As of the first quarter of 2021, Facebook reported that they have roughly 2.85 billion active users worldwide. All these people have their names, photos, contact information, and other personal details available online. That is for Facebook alone; there are a host of other social media apps that are made available for everyone to express themselves, promote their businesses, or simply re-connect with families and friends. And all these apps require that you provide at least your name, age, and a contact number or email address. These are information we voluntarily submit to the worldwide web and very few of us truly understand how our information are used and stored. This can be potentially dangerous and quite honestly, help and assistance for online identity theft and other forms of abuse on personal data does not come as quickly as, say, a call for help to the police or the fire department.
How do we protect our personal information online?
I did a research on the most basic steps one could take to create a barrier between yourself and online predators and hackers. These are not fool-proof, though; you still need to remember that the less you post or share about your personal life online, the better for you and your family.
- Create “creative” and strong passwords.
- Don’t use your birthday, your address, the schools you attended, or your mother’s maiden name.
- Keep a list of your passwords in a separate notebook. I know it could be convenient to save it in a phone or tablet but these devices, when connected to the internet, become vulnerable to attacks too, so, don’t.
- Of course, never share your passwords with anyone and don’t save your passwords on shared devices.
- Don’t use the same passwords across multiple online accounts.
- While it is more convenient to keep one password for your emails, Facebook, Twitter, Instagram, Tiktok, and some other online app you use, it might not be the wisest decision. Hackers can easily figure out passwords and if they are able to hack one of yours, then they can easily attack the rest of your online accounts.
- When creating passwords, your objective is to protect yourself, and sometimes, that can be inconvenient. If you find it annoying to have to keep or remember several passwords, imagine how that can truly confuse or tire out a hacker.
- Create digital locks on your devices.
- Whatever type of hardware security your phone, tablet, or computer has, use it.
- Apple products now have face-recognition technology so that your phone or tablet knows when it’s you whose trying to access the device. I hope you take advantage of this feature because it helps a lot.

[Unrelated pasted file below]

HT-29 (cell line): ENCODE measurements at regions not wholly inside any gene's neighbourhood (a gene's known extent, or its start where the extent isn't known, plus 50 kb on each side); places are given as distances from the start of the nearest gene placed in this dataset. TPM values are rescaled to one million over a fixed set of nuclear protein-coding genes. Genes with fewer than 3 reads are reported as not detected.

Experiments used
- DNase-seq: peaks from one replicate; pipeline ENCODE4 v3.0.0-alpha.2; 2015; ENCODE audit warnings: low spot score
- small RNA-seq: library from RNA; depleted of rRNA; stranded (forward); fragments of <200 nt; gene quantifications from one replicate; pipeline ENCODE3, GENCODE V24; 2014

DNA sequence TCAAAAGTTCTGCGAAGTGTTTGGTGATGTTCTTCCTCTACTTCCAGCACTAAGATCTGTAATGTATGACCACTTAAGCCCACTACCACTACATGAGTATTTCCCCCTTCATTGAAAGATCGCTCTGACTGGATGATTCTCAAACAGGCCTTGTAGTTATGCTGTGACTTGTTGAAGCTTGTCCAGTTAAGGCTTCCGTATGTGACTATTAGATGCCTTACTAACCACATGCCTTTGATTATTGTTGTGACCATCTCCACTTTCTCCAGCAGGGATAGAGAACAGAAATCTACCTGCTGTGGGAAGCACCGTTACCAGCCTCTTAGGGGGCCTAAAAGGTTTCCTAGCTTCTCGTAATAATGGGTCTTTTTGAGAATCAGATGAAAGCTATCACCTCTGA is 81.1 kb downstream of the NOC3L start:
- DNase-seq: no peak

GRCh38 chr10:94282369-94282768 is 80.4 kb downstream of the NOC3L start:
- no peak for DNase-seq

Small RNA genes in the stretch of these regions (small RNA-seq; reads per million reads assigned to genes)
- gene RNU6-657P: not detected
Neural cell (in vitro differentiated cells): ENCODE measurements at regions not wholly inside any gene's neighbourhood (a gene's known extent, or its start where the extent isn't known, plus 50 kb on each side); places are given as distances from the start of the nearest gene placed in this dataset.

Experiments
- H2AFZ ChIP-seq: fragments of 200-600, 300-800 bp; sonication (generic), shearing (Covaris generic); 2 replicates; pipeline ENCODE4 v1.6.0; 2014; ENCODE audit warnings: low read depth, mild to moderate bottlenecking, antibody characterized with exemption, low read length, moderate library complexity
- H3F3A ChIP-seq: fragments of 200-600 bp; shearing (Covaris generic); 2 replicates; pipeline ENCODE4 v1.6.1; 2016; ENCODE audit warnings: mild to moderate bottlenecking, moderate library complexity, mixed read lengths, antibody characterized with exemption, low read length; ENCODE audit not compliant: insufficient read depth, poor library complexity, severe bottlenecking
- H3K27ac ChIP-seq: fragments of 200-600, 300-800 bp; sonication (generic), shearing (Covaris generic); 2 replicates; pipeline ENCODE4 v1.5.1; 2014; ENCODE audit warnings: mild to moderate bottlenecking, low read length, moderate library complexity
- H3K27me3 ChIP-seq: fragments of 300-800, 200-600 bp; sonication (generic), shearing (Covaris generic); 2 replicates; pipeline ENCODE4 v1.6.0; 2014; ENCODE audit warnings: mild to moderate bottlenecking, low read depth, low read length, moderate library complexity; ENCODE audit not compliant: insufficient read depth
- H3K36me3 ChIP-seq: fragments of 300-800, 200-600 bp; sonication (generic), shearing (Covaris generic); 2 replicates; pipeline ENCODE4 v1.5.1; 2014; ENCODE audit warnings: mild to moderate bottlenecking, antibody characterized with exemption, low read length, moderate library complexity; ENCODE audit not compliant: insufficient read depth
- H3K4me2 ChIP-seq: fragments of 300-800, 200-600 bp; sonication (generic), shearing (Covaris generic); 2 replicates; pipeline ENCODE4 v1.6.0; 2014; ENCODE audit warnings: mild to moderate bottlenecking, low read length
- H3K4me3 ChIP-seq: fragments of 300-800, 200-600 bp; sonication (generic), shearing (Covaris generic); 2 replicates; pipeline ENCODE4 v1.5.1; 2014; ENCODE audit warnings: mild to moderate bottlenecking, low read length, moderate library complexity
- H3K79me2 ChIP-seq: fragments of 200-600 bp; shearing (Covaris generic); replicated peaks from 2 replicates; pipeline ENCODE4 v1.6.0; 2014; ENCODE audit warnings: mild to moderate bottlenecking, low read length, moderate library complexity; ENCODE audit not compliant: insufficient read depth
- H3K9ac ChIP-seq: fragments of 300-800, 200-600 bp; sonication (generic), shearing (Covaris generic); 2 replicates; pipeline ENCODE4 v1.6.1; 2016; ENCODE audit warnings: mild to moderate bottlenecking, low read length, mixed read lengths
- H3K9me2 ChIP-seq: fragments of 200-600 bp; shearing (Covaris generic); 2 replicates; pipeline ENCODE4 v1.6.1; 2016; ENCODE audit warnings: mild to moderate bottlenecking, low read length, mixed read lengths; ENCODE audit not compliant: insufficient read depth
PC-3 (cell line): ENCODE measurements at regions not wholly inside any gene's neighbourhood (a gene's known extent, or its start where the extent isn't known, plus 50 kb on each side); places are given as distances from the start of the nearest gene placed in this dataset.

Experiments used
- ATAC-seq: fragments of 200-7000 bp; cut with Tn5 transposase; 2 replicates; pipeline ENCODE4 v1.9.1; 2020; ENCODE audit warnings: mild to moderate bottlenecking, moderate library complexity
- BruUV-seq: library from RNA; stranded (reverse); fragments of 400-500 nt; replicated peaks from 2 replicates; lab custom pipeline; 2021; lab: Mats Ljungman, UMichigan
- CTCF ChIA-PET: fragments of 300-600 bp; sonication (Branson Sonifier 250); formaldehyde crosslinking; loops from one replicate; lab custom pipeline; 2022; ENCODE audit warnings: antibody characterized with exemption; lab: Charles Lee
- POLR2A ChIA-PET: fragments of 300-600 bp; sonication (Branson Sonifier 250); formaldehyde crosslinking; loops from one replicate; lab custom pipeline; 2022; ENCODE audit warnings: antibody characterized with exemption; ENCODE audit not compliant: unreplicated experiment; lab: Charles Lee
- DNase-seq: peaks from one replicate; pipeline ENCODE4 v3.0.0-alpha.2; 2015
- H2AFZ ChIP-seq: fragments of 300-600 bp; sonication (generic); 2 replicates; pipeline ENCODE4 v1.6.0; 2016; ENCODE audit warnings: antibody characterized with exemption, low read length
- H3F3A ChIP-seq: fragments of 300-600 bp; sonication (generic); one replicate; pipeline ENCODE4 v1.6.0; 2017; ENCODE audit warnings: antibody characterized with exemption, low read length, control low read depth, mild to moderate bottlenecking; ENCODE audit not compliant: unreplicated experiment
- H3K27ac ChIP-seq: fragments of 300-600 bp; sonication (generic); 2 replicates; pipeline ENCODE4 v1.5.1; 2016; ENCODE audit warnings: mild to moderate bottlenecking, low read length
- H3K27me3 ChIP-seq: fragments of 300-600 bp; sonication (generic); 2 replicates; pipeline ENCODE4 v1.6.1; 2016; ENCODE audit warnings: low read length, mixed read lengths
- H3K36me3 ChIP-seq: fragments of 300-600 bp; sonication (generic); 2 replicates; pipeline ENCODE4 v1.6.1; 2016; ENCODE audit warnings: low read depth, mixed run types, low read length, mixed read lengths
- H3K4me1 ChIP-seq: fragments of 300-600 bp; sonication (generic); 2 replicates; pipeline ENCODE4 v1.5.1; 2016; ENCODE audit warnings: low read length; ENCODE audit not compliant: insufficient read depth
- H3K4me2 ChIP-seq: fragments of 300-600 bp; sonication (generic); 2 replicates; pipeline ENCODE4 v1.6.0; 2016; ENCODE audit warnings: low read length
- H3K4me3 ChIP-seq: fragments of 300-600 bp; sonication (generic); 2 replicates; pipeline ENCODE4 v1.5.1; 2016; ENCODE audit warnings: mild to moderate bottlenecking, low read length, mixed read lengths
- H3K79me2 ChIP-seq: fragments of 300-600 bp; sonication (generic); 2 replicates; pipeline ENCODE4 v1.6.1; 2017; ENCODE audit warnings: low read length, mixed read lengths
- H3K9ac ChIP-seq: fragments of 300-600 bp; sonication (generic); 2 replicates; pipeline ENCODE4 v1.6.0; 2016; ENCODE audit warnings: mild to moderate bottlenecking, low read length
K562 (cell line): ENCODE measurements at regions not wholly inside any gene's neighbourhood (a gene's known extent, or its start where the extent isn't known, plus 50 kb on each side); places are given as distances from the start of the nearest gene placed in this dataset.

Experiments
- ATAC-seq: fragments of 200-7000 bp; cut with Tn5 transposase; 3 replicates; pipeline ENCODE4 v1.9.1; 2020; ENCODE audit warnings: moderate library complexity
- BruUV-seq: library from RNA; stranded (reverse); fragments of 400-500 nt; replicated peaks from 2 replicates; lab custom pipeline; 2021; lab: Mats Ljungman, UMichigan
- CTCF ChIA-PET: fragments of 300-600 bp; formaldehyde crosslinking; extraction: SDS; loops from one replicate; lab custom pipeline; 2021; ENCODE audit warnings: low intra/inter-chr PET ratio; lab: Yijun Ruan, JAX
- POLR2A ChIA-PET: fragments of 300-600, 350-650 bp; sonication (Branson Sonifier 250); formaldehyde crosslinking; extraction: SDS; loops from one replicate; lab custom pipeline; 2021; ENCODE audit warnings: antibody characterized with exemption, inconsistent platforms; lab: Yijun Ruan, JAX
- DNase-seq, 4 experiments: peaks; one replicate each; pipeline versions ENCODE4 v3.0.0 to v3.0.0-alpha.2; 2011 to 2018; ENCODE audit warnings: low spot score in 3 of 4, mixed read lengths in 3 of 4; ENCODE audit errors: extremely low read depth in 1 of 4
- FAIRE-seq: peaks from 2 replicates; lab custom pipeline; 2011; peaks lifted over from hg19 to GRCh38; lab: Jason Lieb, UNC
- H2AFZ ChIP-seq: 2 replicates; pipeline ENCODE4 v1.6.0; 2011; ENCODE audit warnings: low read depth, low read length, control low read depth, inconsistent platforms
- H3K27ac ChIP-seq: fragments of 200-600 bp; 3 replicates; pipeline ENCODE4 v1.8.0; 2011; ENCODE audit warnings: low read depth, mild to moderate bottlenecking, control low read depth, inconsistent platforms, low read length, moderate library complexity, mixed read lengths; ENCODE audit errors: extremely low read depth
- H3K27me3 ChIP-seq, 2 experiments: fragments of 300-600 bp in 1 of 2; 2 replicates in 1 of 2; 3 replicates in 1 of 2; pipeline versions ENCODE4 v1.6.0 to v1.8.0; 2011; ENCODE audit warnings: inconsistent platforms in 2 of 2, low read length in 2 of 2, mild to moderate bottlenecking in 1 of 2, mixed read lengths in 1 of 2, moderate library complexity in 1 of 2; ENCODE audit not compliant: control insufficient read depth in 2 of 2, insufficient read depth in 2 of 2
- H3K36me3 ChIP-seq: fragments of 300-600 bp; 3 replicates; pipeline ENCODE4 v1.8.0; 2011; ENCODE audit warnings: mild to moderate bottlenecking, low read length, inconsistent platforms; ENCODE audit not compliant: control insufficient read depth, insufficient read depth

- When leaving your work desktop, lock it.
- Clean-up your browser history regularly.
- Always log-out of browsers.
- Clear your browsing histories.
- Clear your download histories.
- Empty your trash.
- HTTPS or bust.
- If the website does not show “https” in the address bar, leave right away.
- The “S” in HTTPS stands for secure which means that your activities, data, and other information you exchange through that website are protected or encrypted.
- Be wary of free or public wifi.
- Every wonder why your neighbor never assigns a password in his wifi network? Haha.
- Remember not to login to your personal accounts when connected to a public wifi. You never know how the source of that connection is using the network.
- Invest on good anti-virus.
- Just like you, your devices should be inoculated with anti-virus to make sure it does not suffer severe damages when attacked.
- Computer viruses mutate too! They find new ways to disguise themselves so they can easily intrude into your system. Updating your anti-virus helps you keep these viruses at bay.
- Pop-ups and warnings do not always have good intentions.
- Avoid clicking on pop-up windows offering freebies and discounts.
- These may contain viruses that could seep into your system and hack your information.
- Mind your Facebook activities .
- I don’t mean your interactions, comments, and likes but yes, it would also help that you keep these at a minimum and remember to always choose kindness.
- I meant those quick games you are enticed to play to see: how your baby would look like, you you would look like after 10 years, to find out what your name would be if you were a cast of Game of Thrones, and all those quizzes and face-recognition games that people come up with every now and then.
- These are third-party apps who might just be collecting personal data online. Every time you play their game, you allow them into your profile and all your personal information. Remove permissions from unnecessary games and apps.
- Mind your Facebook Privacy Settings
- Did you know that you can actually choose who among your friends can see what you post on your wall, can comment on your posts, and can see your tagged photos?
- If you still haven’t, visit your privacy settings and start updating! Not everyone needs to see what you post online.
- On the other hand, if you have to hide some stuff from some people, why not simply cut your connections (uhm, unfriend) and maybe even block them. It may sound harsh but it IS one way of protecting yourself online.
I will continue with the rest of the tips I found online tomorrow. Meanwhile, I’d like to invite you to share your personal tips or suggestions on how to protect personal data online.